New Programme Helps Frontline Healthcare Workers
Researchers from the Department of Experimental Psychology at the University of Oxford have developed a new mental health treatment programme to provide frontline healthcare workers with 1-to-1 support, including fast-track access to PTSD or depression treatment. This evidence-based programme, called SHAPE Recovery, builds on an outreach programme shown to reduce rates of PTSD and depression.
SHAPE Recovery is working with 3,300 frontline healthcare workers across England and has now been invited to work with 8,000 London Ambulance employees and staff from associated partner organisations.
SHAPE Recovery is an evidence-based programme for frontline healthcare workers, drawing on the researchers’ experience in co-developing the London Bombings Screen and Treat programme as well as the results of randomised control trials with frontline paramedics.
The BBC recently reported on one Paramedic, Ollie Springett, who developed PTSD after a gentleman died in the back of his ambulance.
“I felt like I’d missed it. I hadn’t – it had just been a few moments – but in my mind I felt like I wasn’t good at my job. I felt like there were a few months of build-up to that one experience in the back of the ambulance.
During the pandemic, especially at the start, it felt quite scary – protocols were being changed very quickly from day to day with new working styles we had to implement each day.
You’re walking into people’s houses you didn’t feel very safe in. We in the ambulance service are used to walking into random people’s houses, but to walk in with this potentially life-threatening virus, it just hit home that it was scary.”
Ollie said the first few months after his trigger incident were the darkest days he has ever experienced.
“I felt absolutely low to the floor, to the extent where I didn’t really see any ending in sight of a positive note. It was a very, very deep depression, very anxious about everything. It was genuinely quite terrifying at times for myself and for my girlfriend, my friends and family – it was a worrying time for everybody.”
After being referred to SHAPE recovery, Ollie began a 10-week cognitive behavioural therapy (CBT) programme to work on “how my mind works, what happened, how I feel about it and how I’m going to be moving on from that”.
Following this treatment, Ollie is now back at work and said the therapy has given him tools to better cope with potentially triggering scenarios.
“If my brain starts to go, I need to put into place the plan to move away from those bad thoughts. When I had a trigger and I recognised I was dwelling on that trigger, I would start to think about golf – they talk about going to your happy place, and for me that worked and I could move away from those negative feelings that I had and start to think about something that’s more pleasurable.”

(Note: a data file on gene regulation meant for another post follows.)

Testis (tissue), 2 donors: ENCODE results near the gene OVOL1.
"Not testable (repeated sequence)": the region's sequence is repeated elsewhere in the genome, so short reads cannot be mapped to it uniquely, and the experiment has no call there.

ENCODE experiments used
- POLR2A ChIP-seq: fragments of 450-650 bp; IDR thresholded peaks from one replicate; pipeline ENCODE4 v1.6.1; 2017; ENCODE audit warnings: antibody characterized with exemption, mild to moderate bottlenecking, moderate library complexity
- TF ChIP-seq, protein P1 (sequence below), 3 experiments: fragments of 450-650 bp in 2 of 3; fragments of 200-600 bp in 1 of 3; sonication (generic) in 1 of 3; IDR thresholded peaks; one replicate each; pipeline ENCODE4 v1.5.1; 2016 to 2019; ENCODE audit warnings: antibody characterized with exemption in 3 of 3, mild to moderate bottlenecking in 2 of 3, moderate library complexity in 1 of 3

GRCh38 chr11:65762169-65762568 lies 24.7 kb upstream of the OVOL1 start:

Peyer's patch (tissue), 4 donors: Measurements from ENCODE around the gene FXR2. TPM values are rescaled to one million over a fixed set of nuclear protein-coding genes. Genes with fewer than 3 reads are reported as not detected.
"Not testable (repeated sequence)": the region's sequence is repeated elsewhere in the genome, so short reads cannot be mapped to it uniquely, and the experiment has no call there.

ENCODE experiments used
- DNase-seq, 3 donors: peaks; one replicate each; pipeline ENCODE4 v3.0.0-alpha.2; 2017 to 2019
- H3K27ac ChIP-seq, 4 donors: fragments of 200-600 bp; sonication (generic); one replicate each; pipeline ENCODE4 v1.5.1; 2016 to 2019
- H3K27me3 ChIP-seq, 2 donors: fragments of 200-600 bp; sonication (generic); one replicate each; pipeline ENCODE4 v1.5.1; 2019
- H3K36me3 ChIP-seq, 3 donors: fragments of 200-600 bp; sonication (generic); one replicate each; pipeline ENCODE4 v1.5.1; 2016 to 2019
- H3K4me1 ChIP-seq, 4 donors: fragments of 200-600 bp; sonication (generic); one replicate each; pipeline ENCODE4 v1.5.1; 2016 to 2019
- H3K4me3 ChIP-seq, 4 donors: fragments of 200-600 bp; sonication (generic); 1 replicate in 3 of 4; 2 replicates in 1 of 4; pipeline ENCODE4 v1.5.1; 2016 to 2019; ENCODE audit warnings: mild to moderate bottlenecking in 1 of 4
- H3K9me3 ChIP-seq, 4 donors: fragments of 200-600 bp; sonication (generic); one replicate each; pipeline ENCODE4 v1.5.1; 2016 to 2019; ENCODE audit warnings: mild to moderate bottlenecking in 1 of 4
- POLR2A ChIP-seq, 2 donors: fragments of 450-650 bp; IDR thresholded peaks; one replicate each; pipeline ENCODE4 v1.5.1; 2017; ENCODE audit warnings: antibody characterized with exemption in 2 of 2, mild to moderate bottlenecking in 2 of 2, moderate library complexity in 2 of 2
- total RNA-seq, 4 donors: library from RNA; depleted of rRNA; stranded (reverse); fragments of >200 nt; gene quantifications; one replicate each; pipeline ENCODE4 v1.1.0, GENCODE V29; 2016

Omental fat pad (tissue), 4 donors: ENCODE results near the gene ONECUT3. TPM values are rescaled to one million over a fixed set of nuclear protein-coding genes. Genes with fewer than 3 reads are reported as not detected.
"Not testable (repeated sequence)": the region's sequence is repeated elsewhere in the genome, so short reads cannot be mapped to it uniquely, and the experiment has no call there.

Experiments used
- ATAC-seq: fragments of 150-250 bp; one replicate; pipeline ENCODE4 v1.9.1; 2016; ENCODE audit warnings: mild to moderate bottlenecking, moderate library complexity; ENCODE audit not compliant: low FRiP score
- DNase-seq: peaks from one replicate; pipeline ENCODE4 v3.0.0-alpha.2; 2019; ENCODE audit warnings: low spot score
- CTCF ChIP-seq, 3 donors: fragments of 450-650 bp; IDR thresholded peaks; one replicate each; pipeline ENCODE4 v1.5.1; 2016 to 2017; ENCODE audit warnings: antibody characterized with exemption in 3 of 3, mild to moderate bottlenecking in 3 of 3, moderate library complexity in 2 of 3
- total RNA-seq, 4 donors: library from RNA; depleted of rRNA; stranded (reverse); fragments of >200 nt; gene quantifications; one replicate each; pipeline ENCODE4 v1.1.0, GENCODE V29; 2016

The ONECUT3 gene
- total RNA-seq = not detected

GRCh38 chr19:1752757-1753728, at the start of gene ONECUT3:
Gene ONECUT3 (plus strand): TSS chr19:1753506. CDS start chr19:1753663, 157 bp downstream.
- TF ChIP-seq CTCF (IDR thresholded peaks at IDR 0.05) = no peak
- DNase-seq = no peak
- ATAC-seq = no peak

Dr Jennifer Wild runs the SHAPE Recovery programme, and said: “We have a recovery rate of about 90%. Staff who come into the programme with post-traumatic stress or depression, or often both of those difficulties, are recovering with six weeks of our wellbeing coaching.
They’re learning very active evidence-based tools to help break the link between triggers and past trauma, and tools that we have developed that are very effective for improving mood, so helping people recover from low mood and depression.
We’ve also been able to demonstrate we can move somebody’s trajectory – so if somebody has sub-threshold symptoms, so they don’t have a full-blown diagnosis, by learning these tools it also helps to prevent the future development of post-traumatic stress or depression.”
The programme has been funded by the COVID Research Response Fund, the Oxford Health BRC, plus funding from Brora who have donated £5000 from the sale of face masks.
Find out more about the SHAPE Recovery Programme here.
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It is possible for PTSD to be successfully treated many years after the traumatic event occurred, which means it is never too late to seek help. For some, the first step may be watchful waiting, then exploring therapeutic options such as individual or group therapy – but the main treatment options in the UK are psychological treatments such as Eye Movement Desensitisation Reprogramming (EMDR) and Cognitive Behavioural Therapy (CBT).
Traumatic events can be very difficult to come to terms with, but confronting and understanding your feelings and seeking professional help is often the only way of effectively treating PTSD. You can find out more in the links below, or here.